Strengths and limitations

The present study has the following strengths. First, to our knowledge, the current study is the largest of its kind in Greece, and has sufficient power to draw conclusions about the extent of the problem. Moreover, it provides useful up-to-date epidemiological data that enrich international literature, indicates that the strategies pursued so far were not effective and highlights the necessity for improved public health policies for tackling this problem.

However, this study also has several limitations. First, despite the fact that 96.2% of the recruited women had a gestational age ≥28 weeks, a group of 64 women at ≤27 weeks of pregnancy was also included in data analysis. Although this group is small it could influence the proportion of smokers and quitters of the study population. Estimates such as interruption or declining of smoking consumption during pregnancy, are highly dependent on the gestational age of recruitment, which differs largely among the included women in the present study. Second, due to the fact that miscarriage before the 20th week of gestation is a common adverse outcome due to smoking, a number of smokers might have been missed and the actual proportion of smokers in this study might have been affected, since, as we already mentioned, most subjects were recruited after the 28th week of pregnancy. Third, data regarding smoking are based on self-reporting information and therefore smoking status during pregnancy may be underreported. Previous studies have also revealed a trend towards underreporting smoker status. Fourth, partner’s smoking status may, similarly, be underreported. In addition, this information was not directly recorded from the partner, but was provided by the pregnant women. Moreover, the subgroup of non-smoker partners is heterogeneous, consisting of those who quit smoking and those being non-smokers before pregnancy. Fifth, some important parameters, such as education level of non-smoker women, important risk factors that affect the maternal smoking status, such as mental disorders and level of nicotine addiction, partner’s data (e.g. age, education) and information about passive smoking were not recorded. These data could have provided a more accurate estimate of the characteristics of maternal smoking in pregnancy. Furthermore, data regarding the use of e-cigarettes and other electronic nicotine delivery systems were not recorded. However, e-cigarette vapor or aerosol may contain several harmful substances and, in addition, chemical compounds vary between brands. Therefore, most probably, these products are not safe to use during pregnancy. Finally, the characteristics of our study population may not fully correspond to those of the general population with regard to the income and educational level. Moreover, in our study we included women who lived in the city of Athens, however, women living in rural areas may manifest different behavior regarding their smoking habits in pregnancy. A study recruiting women from different parts of the country, followed up in multiple maternity centers would probably be more representative.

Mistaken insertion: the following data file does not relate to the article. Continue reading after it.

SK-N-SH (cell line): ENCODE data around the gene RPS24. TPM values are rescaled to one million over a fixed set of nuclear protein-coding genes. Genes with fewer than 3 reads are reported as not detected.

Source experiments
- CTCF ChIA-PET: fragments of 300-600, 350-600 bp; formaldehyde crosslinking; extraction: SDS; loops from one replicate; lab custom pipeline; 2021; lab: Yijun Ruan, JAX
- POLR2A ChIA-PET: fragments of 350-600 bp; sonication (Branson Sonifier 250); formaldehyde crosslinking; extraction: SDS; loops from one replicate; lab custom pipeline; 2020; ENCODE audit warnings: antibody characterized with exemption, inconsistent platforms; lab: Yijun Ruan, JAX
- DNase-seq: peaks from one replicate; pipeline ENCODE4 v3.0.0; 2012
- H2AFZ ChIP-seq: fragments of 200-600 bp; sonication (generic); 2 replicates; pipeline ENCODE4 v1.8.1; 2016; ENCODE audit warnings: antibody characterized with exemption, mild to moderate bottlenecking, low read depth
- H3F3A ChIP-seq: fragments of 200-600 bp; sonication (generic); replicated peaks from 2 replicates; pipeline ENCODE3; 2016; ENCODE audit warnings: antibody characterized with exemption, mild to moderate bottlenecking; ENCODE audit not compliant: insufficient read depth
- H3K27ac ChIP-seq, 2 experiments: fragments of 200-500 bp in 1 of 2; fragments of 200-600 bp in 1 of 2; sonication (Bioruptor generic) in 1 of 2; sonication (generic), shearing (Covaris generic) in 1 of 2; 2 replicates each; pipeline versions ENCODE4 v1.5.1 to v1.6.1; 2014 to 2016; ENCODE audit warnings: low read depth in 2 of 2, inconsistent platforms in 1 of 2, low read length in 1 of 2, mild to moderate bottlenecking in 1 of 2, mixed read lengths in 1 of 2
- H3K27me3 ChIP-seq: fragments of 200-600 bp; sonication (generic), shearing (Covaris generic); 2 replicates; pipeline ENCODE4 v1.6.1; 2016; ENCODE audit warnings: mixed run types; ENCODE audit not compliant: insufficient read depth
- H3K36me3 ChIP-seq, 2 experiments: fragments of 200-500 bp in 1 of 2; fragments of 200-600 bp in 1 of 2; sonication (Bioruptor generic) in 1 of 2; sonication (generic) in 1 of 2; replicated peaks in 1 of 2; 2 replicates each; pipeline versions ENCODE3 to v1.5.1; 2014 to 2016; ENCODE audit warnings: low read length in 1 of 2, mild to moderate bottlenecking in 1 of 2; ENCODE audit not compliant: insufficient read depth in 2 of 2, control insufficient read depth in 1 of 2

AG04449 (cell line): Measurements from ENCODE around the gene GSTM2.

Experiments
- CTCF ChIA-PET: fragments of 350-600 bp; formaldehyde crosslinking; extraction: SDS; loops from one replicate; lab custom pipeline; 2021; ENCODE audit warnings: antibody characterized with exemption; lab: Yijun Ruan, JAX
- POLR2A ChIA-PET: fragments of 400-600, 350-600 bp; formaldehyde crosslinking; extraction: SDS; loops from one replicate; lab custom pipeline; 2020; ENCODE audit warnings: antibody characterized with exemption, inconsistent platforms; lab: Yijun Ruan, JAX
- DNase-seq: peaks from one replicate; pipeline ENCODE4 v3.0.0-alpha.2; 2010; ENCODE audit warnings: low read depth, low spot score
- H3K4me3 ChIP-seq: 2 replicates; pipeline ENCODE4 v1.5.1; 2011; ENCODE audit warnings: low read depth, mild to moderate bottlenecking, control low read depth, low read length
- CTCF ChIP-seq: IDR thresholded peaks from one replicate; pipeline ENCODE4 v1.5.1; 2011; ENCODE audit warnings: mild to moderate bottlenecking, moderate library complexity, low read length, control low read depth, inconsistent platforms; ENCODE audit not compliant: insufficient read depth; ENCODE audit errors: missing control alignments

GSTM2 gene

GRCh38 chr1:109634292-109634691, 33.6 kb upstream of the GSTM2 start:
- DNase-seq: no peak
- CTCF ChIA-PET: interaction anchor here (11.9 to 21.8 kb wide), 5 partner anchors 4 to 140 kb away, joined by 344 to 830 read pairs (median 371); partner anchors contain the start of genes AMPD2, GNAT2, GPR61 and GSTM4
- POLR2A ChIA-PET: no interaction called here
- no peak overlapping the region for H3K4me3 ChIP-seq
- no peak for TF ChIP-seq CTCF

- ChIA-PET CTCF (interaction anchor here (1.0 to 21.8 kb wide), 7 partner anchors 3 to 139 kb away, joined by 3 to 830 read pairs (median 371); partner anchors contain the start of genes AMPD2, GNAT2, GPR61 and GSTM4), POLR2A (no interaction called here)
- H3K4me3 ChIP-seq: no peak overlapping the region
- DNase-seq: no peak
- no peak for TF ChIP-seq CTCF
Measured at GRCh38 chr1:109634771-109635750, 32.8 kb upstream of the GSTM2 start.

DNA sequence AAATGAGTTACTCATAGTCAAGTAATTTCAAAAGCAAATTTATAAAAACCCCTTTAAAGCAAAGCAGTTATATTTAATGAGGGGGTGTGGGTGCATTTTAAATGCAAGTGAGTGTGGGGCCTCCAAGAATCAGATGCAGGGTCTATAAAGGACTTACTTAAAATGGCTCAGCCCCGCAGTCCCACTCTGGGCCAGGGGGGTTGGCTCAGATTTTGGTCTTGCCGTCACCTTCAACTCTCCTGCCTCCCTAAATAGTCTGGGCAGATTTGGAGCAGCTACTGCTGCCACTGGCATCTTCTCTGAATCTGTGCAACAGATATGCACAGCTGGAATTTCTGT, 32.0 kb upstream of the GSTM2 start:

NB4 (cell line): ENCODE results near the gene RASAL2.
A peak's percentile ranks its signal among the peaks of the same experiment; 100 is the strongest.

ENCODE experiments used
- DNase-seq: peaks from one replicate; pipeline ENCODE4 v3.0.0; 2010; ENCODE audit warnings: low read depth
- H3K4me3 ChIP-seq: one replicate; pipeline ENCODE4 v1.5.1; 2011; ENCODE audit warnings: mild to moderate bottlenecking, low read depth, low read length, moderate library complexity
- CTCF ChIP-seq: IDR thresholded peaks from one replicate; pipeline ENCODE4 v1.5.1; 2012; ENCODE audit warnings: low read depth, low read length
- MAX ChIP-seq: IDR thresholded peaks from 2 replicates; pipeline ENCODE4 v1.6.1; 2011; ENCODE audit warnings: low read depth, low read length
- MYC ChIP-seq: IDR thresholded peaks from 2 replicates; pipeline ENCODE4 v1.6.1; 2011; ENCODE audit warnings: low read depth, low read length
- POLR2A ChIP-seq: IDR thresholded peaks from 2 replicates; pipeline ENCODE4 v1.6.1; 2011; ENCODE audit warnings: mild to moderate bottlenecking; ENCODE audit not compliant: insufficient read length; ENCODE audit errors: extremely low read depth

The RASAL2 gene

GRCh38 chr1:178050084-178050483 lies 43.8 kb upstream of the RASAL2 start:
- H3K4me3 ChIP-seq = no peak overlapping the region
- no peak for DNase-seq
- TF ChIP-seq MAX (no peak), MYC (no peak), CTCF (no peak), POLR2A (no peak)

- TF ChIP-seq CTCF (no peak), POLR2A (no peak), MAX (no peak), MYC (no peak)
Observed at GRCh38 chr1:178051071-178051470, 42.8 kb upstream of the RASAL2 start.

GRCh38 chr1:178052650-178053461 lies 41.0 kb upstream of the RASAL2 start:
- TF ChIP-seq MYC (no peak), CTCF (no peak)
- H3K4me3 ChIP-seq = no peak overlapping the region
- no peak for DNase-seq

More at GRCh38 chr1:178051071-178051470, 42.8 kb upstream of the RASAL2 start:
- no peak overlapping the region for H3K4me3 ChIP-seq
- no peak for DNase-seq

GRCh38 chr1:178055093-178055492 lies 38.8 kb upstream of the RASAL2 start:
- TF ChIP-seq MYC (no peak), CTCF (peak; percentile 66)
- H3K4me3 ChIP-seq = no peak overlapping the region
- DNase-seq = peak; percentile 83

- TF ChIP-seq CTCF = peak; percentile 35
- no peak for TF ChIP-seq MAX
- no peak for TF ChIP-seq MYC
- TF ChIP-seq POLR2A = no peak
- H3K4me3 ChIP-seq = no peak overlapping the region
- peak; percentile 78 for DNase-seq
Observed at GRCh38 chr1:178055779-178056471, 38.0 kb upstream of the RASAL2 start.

We demonstrated that the prevalence of smoking during pregnancy still remains at unacceptably high levels. Important factors associated with cessation of smoking during pregnancy were the educational level, parity and smoking status of the pregnant woman’s partner. Public health authorities should enhance efforts to reduce maternal smoking through educating pregnant women, their partners and relatives as well as through sustained and diverse anti-smoking and tobacco-control activities.